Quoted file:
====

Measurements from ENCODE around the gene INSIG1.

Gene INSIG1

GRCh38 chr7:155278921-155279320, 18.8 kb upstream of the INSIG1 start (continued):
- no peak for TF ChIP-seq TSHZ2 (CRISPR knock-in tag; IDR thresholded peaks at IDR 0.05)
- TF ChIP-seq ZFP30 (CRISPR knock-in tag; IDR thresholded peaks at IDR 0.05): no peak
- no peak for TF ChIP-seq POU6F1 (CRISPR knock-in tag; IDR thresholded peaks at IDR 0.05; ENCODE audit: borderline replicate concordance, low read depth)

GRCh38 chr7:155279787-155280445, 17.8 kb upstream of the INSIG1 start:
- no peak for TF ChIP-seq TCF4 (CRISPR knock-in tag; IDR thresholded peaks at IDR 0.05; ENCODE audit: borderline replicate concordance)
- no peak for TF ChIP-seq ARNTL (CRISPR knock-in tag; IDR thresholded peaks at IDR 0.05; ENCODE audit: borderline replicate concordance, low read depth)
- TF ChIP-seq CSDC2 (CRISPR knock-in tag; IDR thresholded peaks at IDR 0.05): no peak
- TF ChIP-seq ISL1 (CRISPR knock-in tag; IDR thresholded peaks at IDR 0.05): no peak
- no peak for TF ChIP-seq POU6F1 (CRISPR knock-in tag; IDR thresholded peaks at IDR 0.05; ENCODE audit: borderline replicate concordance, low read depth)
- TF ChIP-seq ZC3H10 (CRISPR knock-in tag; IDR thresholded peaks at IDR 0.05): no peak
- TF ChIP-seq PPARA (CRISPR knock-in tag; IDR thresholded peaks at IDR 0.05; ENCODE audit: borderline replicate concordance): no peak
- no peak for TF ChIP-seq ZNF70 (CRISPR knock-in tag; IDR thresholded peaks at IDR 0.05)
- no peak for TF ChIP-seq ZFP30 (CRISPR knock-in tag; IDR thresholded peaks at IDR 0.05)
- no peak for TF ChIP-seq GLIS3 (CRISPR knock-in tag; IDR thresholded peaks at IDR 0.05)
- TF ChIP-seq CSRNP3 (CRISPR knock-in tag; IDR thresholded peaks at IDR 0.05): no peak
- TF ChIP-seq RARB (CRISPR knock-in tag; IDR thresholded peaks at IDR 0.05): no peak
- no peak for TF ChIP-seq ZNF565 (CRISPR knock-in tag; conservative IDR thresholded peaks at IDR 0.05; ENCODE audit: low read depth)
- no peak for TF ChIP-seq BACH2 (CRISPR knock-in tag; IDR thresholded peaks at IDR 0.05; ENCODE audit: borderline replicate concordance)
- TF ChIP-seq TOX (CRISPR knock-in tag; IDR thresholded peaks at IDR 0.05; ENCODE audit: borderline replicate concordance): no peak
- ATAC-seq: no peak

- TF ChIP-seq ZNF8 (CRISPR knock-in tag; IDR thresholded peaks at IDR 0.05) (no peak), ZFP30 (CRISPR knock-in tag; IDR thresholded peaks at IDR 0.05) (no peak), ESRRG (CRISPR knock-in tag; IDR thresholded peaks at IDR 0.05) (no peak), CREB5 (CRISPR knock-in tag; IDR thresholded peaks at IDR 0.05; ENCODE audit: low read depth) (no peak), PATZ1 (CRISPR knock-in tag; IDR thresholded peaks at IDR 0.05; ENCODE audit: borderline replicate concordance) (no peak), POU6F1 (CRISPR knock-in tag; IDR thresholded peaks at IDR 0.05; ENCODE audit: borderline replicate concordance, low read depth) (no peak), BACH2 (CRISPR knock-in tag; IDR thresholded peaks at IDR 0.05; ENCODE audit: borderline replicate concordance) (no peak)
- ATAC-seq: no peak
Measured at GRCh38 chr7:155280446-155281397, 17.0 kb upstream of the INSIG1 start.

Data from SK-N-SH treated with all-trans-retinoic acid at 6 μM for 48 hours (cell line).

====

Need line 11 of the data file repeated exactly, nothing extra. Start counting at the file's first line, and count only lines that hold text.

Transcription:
- TF ChIP-seq ISL1 (CRISPR knock-in tag; IDR thresholded peaks at IDR 0.05): no peak